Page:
War on cookie dough: CDC says raw dough can contain harmful bacteria

Do you like to eat raw cookie dough?

If yes, you may want to think twice about it. Although it's a delicious treat for many who find themselves preparing cookies and baked goods during the holiday season, raw cookie dough may be carrying harmful bacteria, the Centers for Disease Control and Prevention (CDC) warns.

That's due to the untreated flour and raw eggs. The flour may contain E. coli while the raw eggs may contain salmonella. 

From the CDC: 

Flour is typically a raw agricultural product. This means it hasn’t been treated to kill germs like Escherichia coli (E. coli). Harmful germs can contaminate grain while it’s still in the field or at other steps as flour is produced. The bacteria are killed when food made with flour is cooked. This is why you should never taste or eat raw dough or batter—whether made from recalled flour or any other flour. In 2016, an outbreak of E. coli infections linked to raw flour made 63 people sick. Flour products have long shelf lives and could be in people’s homes for a long time. If you have any recalled flour products in your home, throw them away.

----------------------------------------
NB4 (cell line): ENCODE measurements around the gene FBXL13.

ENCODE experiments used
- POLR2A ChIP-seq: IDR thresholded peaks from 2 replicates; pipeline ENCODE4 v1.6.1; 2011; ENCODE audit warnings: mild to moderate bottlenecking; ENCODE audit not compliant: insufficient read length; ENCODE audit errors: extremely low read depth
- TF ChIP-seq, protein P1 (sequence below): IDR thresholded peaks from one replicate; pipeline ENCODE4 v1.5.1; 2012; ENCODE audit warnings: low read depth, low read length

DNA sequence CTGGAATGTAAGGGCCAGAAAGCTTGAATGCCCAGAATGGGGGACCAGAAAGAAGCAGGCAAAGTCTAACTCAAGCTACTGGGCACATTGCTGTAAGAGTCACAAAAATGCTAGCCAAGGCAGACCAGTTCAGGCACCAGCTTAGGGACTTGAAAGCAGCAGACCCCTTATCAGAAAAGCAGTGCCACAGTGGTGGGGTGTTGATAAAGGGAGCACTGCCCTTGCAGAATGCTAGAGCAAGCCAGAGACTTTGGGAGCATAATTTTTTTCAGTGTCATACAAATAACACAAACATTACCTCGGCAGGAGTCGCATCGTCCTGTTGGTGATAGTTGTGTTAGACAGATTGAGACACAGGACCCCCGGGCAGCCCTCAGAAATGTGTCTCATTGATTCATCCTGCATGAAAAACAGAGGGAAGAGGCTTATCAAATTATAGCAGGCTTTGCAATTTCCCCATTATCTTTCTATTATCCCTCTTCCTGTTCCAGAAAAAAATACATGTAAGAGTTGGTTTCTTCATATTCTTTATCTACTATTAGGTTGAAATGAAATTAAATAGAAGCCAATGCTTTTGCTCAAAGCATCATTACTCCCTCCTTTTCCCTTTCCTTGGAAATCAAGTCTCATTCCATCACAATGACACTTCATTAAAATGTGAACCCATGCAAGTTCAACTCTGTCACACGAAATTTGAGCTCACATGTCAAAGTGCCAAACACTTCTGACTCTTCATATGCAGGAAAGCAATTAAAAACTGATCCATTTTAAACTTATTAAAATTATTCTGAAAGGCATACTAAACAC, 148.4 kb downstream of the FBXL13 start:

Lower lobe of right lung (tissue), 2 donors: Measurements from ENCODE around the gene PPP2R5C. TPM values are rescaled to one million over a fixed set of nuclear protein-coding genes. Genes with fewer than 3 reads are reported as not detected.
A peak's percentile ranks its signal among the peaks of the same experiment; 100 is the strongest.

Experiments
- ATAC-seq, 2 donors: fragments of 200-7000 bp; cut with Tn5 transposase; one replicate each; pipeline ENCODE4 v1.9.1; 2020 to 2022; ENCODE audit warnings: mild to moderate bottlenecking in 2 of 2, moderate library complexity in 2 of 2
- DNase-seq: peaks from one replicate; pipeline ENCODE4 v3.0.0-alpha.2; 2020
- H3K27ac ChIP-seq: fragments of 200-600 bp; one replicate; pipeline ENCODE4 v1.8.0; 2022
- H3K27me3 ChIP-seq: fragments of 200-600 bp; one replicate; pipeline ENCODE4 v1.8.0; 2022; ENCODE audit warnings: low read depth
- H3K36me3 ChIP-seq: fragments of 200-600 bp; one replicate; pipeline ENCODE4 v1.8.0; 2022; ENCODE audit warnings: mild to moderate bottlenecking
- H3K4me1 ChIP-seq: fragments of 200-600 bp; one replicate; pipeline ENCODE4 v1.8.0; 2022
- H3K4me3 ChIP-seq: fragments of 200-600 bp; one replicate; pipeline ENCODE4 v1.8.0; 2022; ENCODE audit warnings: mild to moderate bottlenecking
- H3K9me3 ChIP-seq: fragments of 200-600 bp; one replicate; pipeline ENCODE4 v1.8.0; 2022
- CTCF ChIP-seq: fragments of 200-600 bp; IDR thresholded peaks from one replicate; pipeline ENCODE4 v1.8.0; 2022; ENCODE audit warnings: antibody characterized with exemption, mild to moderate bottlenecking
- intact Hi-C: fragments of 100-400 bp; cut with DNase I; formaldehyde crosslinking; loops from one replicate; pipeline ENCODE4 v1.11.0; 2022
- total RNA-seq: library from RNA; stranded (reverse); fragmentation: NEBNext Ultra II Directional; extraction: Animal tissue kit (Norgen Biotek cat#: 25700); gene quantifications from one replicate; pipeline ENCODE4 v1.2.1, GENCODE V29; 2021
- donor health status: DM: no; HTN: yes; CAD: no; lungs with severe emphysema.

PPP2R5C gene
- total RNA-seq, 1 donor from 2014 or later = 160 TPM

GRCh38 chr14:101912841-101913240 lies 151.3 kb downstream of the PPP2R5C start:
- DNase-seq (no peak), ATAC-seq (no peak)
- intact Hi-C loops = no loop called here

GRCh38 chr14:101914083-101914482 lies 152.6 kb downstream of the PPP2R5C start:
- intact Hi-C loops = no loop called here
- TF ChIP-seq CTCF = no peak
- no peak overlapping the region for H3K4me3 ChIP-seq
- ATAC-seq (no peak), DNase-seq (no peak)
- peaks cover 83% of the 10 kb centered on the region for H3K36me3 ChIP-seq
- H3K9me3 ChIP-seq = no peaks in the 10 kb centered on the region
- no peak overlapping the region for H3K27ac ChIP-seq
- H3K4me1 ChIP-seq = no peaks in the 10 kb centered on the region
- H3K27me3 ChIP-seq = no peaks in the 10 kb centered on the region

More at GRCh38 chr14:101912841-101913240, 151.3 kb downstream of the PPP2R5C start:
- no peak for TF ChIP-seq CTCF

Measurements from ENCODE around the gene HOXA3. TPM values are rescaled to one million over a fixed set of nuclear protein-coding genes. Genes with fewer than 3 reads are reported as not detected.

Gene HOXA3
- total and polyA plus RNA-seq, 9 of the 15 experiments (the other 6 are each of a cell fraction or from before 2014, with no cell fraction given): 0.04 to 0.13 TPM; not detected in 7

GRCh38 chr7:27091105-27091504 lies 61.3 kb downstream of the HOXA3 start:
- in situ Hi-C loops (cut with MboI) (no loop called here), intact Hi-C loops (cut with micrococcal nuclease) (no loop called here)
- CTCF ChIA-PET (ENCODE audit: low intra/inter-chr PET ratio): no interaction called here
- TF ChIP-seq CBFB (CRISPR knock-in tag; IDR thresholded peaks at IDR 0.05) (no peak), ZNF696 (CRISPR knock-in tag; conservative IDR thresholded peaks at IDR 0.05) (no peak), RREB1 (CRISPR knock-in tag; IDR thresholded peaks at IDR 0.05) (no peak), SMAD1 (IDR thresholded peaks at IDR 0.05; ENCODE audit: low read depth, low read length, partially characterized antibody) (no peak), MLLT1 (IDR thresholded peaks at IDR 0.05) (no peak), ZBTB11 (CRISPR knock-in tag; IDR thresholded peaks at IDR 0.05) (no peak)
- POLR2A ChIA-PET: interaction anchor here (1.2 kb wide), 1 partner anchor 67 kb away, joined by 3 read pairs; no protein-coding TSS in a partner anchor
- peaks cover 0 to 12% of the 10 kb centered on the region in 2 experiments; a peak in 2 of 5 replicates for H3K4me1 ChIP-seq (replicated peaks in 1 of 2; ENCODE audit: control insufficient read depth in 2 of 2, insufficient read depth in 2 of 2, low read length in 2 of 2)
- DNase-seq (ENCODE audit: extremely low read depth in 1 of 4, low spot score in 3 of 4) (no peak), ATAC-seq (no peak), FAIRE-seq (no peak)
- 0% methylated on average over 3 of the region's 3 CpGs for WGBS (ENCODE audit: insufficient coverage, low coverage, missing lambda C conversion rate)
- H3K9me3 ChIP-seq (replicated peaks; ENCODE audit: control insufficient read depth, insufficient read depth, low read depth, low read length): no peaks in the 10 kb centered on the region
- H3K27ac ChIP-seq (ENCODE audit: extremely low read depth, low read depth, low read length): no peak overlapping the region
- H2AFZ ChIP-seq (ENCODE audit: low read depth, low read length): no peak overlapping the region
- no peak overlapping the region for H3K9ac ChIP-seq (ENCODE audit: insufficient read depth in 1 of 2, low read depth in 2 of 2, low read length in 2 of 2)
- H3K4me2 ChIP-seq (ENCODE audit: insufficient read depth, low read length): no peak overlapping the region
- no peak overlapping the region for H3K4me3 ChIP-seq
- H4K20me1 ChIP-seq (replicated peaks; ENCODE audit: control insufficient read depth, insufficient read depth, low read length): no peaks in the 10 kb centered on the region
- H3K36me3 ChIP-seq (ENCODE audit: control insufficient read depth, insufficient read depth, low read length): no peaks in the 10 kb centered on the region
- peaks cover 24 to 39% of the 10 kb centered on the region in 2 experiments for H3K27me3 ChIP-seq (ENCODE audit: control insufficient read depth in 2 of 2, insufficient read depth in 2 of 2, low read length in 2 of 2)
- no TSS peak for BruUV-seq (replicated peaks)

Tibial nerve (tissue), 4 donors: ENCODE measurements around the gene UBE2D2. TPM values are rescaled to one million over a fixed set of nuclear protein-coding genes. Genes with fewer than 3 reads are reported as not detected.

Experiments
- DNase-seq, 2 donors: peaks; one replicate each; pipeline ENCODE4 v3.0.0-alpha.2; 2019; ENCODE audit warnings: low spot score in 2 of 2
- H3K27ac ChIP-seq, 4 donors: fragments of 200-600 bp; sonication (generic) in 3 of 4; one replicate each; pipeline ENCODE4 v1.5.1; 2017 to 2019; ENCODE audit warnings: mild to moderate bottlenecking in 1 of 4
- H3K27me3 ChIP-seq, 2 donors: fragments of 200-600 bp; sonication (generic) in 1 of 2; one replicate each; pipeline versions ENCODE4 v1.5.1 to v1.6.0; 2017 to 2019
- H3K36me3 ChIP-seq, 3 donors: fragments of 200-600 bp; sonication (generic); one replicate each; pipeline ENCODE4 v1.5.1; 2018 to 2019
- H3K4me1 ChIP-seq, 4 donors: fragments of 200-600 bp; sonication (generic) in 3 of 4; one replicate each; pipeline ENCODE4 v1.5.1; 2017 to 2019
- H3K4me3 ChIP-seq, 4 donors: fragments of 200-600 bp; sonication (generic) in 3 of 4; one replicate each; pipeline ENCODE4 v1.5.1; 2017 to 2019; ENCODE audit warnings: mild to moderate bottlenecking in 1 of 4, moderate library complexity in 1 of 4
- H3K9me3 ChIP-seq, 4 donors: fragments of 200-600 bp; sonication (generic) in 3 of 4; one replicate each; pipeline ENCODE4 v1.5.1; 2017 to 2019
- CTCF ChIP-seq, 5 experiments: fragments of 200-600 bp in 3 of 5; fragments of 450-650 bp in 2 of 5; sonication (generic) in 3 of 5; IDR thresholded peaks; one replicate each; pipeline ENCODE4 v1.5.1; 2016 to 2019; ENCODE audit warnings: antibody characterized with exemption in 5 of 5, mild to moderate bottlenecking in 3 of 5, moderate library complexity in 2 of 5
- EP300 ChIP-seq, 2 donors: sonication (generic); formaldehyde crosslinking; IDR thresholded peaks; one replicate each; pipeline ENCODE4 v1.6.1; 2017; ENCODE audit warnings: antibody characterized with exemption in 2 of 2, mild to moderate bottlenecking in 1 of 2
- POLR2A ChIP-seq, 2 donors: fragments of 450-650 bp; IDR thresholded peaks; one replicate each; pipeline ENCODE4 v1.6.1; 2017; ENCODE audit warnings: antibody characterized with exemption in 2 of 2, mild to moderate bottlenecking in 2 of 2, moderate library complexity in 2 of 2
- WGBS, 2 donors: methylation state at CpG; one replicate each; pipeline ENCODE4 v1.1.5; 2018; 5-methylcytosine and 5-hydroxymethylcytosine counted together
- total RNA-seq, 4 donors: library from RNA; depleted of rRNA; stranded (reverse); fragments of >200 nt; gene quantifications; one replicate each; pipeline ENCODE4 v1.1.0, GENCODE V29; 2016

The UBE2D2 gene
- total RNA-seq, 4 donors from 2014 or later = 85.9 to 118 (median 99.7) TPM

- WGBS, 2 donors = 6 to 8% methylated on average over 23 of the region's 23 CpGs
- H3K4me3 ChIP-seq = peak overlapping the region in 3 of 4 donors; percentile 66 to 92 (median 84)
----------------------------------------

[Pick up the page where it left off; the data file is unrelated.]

In addition, raw eggs that are used to make raw dough or batter can contain a germ called Salmonella that can make you sick if the eggs are eaten raw or lightly cooked. Eggs are safe to eat when cooked and handled properly.

The CDC also offers these tips for  when you are baking and cooking with flour and other raw ingredients:

  • Do not taste or eat any raw dough or batter, whether for cookies, tortillas, pizza, biscuits, pancakes, or crafts made with raw flour, such as homemade play dough or holiday ornaments.
  • Do not let children play with or eat raw dough, including dough for crafts.
  • Bake or cook raw dough and batter, such as cookie dough and cake mix, before eating.
  • Follow the recipe or package directions for cooking or baking at the proper temperature and for the specified time.
  • Do not make milkshakes with products that contain raw flour, such as cake mix.
  • Do not use raw, homemade cookie dough in ice cream.
    • Cookie dough ice cream sold in stores contains dough that has been treated to kill harmful bacteria.
  • Keep raw foods such as flour or eggs separate from ready-to eat-foods. Because flour is a powder, it can spread easily.
  • Follow label directions to refrigerate products containing raw dough or eggs until they are cooked.
  • Clean up thoroughly after handling flour, eggs, or raw dough:
    • Wash your hands with running water and soap after handling flour, raw eggs, or any surfaces that they have touched.
    • Wash bowls, utensils, countertops, and other surfaces with warm, soapy water.

     

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